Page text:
The only real way to identify hydraulic powerpacks is through its main components. No matter the size of the unit, all power packs will have the following; a hydraulic reservoir, regulators, a pump, motor, pressure supply lines and relief lines.
What do these components do?
It may be obvious to some but in this post we wanted to explain every hydraulic power pack component as simply as possible. So here goes.
First up is the hydraulic reservoir which quite simply holds the fluid. Reservoirs will come in different sizes.
Then we have the regulators. Regulators are vital as they control and maintain the amount of pressure that the hydraulic powerpack delivers.
Thirdly we have the pressure supply lines and relief lines. The supply line simply supplies fluid under pressure to the pump and the relief lines relieve pressure between the pump and the valves. The relief lines also control the direction of flow through the system.
Finally we have the pump and a motor. We will begin with the simpler component of the two, the motor. The motor is simply there to power the pump. Easy as that. Now the pump generally performs two actions. Firstly, it operates as a vacuum at the pump inlet and through atmospheric pressure forces fluid from the reservoir into the inlet line and then to the pump. It then delivers the fluid to the pump outlet and pumps it into the hydraulic system. We did warn you that the second part would be slightly more confusing.
So what is the function of hydraulic powerpacks?
Hydraulic powerpacks deliver power through a control valve which in turn runs the machine it is connected to. Hydraulic powerpacks come with a variety of valve connections. This means that you can power a variety of machines by using the appropriate valves.
Hydraulic powerpacks are relied upon by a range of different machines that use hydraulic power to do its work. If a machine is required to carry out heavy or systematic lifting then its likely it would need help from a hydraulic powerpack.
To make it easier for you to understand, we have included a list of trades that regularly rely on our powerpacks. On a building site you will see machines like bulldozers and excavators, which both need hydraulic powerpacks. But, it is not just on building sites that you will find these types of machines. Fishermen and mechanics both need hydraulic powerpacks too. If we did not have them then how would fishermen lift their nets or how would mechanics lift our cars?
When picking a hydraulic powerpack there are a variety of pumps and options to pick from and it is important to pick the right pack to meet your machines needs. It is also important to consider a pack that will help maximise productivity and minimise cost.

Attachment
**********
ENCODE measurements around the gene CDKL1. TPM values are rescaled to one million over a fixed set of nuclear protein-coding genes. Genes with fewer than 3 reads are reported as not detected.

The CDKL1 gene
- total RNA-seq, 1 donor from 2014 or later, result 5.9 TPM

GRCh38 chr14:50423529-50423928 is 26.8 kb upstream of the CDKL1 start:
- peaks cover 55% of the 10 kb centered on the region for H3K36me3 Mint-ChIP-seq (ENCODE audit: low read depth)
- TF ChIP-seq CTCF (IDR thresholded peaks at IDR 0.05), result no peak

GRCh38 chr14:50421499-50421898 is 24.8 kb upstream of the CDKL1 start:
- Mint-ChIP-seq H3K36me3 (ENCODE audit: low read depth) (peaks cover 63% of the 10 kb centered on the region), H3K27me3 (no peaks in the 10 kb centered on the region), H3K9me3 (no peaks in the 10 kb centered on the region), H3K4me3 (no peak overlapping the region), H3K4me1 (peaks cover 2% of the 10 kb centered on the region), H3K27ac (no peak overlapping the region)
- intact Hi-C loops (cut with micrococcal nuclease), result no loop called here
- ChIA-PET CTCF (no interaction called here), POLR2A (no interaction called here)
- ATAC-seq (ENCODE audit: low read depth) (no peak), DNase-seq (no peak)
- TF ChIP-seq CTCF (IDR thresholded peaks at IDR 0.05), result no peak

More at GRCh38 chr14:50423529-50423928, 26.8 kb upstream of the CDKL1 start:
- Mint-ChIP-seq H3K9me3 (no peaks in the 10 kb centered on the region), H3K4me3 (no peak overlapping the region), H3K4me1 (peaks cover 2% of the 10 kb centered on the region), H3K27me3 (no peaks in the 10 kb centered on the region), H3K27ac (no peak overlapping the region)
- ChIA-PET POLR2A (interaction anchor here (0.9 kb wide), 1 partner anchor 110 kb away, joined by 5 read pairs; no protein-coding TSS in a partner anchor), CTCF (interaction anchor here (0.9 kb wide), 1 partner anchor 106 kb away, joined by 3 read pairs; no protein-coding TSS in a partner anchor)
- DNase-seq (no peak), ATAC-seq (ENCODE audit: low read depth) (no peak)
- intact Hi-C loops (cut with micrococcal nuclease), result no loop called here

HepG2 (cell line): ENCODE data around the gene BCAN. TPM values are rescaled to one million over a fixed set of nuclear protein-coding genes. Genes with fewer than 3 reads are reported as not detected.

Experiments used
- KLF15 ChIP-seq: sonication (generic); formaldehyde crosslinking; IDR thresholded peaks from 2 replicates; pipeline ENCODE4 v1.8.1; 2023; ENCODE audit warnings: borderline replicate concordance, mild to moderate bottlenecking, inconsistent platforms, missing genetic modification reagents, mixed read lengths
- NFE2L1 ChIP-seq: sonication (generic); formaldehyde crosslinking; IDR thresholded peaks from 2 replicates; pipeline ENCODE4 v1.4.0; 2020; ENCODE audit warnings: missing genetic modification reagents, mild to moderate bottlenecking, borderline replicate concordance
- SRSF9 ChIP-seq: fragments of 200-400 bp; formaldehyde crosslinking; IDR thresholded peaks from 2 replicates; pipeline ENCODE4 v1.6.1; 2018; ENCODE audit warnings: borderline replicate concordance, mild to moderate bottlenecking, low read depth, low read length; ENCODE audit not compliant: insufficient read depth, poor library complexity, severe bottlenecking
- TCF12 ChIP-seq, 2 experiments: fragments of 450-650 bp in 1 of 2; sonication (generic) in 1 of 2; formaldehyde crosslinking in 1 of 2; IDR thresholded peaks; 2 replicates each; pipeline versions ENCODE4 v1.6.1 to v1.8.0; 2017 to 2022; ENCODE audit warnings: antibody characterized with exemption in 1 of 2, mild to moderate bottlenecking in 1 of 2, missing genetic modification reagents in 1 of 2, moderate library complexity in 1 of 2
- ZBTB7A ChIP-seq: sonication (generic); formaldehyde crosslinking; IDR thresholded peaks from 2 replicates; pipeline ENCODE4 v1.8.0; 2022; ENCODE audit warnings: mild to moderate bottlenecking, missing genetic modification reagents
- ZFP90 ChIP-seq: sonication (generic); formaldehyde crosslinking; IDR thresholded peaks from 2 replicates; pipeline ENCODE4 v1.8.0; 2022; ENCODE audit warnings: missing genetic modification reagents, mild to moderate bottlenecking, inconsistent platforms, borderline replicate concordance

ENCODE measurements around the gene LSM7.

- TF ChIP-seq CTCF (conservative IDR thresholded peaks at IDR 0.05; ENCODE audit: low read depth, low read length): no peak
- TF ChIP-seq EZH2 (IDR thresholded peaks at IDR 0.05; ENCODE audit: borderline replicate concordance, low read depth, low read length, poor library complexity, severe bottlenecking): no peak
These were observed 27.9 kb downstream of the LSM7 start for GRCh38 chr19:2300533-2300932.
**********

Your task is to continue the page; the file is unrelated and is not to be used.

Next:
Many people will overlook the necessity of hydraulic powerpacks, but they really are vital to ensuring our society runs efficiently.
Do you need to maintain hydraulic powerpacks?
Yes you do and this is hugely important! Hydraulic powerpacks require regular maintenance to ensure they are working properly and safely and to help extend their life. Maintaining hydraulic powerpacks is relatively simple and includes checking the tubing, this can be for any noticeable problems such as dents or cracks. It is also vital to regularly change the hydraulic fluid and look at the reservoir to check for any corrosion or rust in hydraulic power packs.
What hydraulic powerpacks do we provide?
Generally we provide four different types of hydraulic powerpacks. You can pick from a standard powerpack, a mini powerpack, a micro powerpack or a bespoke powerpack.
The standard hydraulic powerpack uses a standard range of modular components and is ideal for the most demanding industrial applications. The mini powerpack is ideal for applications requiring up to 5.5kW. The micro hydraulic powerpacks were originally produced for mobility applications, so are great for when space is limited. Finally, if none of these seem to fit your needs then we offer bespoke hydraulic powerpacks ensuring your application gets the hydraulic powerpack it requires.
Finally, who is the genius behind hydraulic powerpacks?
The man behind hydraulics was Laissez Pascal. A French mathematician, physicist and religious philosopher who lived in the mid seventeenth century. Pascal made observations about fluid and pressure which led to Pascal’s law. Pascal's law states that when there is an increase in pressure at any point in a confined fluid, there is an equal increase at every other point in the container. Hydraulic powerpacks have been designed based on Pascal's law of physics, drawing their power from ratios of area and pressure.